Publishing Partner: Cambridge University Press CUP Extra Publisher Login
amazon logo
More Info

New from Oxford University Press!


Evolutionary Syntax

By Ljiljana Progovac

This book "outlines novel and testable hypotheses, contains extensive examples from many different languages" and is "presented in accessible language, with more technical discussion in footnotes."

New from Cambridge University Press!


The Making of Vernacular Singapore English

By Zhiming Bao

This book "proposes a new theory of contact-induced grammatical restructuring" and "offers a new analytical approach to New English from a formal or structural perspective."

Academic Paper

Title: Cognitive Linguistic approaches to teaching vocabulary: Assessment and integration
Author: Franks Boers
Institution: Victoria University of Wellington
Linguistic Field: Applied Linguistics; Cognitive Science
Abstract: The pace at which new L2 words or expressions are acquired is influenced by the degree of engagement with them on the part of the learner. Several researchers with a Cognitive-Linguistics (CL) background have, since the 1990s, proposed ways of exploiting non-arbitrary aspects of vocabulary as stimuli for such engagement. Their proposals have been backed up by the results of several quasi-experimental studies. It must be acknowledged, however, that many of these are small-scale, some show only small effect sizes, and some are hard to interpret due to confounding variables. Taken collectively, the reported experiments are nevertheless beginning to constitute a body of evidence in favour of CL-informed instruction that is hard to dismiss, so there is reason to believe that this kind of instruction deserves a niche in second language programmes. However, a judicious implementation of CL ideas stands to gain considerably from a closer alignment with ‘mainstream’ second language vocabulary research. Insights to be taken on board from the mainstream concern issues of selection, the desirability of distributed learning, and the need to cater for complementary types of knowledge.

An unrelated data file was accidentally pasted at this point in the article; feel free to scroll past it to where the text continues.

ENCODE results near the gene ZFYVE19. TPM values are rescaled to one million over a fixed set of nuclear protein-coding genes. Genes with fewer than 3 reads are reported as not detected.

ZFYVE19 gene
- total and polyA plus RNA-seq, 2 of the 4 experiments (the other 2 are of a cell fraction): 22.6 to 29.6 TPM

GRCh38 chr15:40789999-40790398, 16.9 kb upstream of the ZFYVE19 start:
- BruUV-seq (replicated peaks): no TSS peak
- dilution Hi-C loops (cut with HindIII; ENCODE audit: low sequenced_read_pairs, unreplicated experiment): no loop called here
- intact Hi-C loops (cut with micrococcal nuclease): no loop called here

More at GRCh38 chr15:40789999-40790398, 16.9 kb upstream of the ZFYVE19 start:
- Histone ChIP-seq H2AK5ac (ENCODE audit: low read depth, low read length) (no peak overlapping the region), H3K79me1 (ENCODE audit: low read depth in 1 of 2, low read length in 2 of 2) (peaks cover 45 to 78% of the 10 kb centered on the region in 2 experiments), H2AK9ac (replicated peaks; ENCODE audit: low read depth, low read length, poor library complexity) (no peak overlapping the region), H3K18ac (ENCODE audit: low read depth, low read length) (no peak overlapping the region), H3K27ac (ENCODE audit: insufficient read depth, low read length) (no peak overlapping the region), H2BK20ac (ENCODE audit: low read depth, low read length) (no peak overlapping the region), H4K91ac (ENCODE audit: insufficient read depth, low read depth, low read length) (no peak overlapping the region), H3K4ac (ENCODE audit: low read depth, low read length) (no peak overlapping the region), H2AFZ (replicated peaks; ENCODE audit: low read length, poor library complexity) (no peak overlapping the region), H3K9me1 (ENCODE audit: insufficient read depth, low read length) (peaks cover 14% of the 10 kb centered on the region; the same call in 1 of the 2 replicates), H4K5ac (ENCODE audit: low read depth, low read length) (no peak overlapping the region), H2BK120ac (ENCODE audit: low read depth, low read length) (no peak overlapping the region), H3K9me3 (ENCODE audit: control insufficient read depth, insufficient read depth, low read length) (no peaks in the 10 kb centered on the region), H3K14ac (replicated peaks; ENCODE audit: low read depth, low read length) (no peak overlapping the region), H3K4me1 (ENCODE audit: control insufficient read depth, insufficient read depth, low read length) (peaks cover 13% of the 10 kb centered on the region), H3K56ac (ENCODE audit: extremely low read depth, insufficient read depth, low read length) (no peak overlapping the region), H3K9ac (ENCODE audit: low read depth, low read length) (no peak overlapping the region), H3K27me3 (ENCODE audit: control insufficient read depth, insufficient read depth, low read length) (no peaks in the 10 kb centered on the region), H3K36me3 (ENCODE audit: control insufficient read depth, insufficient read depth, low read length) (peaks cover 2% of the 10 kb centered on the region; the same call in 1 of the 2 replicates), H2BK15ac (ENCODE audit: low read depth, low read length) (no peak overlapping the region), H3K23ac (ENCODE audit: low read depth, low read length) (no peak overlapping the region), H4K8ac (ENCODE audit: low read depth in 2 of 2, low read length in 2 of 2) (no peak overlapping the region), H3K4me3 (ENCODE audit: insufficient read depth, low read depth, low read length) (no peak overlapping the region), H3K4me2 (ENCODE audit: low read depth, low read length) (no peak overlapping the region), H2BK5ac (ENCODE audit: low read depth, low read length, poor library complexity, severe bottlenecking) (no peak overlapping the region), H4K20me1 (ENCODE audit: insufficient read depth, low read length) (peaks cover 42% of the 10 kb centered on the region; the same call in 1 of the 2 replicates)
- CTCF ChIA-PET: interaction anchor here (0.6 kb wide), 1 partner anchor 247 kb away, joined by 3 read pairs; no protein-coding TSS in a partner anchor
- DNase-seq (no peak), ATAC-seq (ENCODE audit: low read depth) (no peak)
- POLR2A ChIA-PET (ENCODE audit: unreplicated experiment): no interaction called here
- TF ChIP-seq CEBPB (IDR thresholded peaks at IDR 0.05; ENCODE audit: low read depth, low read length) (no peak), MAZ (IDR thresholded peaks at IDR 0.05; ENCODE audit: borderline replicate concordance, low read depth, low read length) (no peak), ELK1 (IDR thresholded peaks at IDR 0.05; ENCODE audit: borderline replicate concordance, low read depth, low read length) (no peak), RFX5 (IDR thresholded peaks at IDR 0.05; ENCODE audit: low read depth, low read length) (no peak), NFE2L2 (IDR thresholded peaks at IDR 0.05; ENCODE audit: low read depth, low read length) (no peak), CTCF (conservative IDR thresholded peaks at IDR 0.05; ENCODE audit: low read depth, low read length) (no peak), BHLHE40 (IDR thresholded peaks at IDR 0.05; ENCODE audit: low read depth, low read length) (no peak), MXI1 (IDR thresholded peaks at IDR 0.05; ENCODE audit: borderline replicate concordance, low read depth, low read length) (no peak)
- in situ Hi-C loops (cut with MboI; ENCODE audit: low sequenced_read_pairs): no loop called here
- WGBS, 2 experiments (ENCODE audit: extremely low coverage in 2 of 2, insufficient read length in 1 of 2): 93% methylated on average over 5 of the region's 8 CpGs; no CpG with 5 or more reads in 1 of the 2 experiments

This article appears IN Language Teaching Vol. 46, Issue 2, which you can READ on Cambridge's site or on LINGUIST .

Add a new paper
Return to Academic Papers main page
Return to Directory of Linguists main page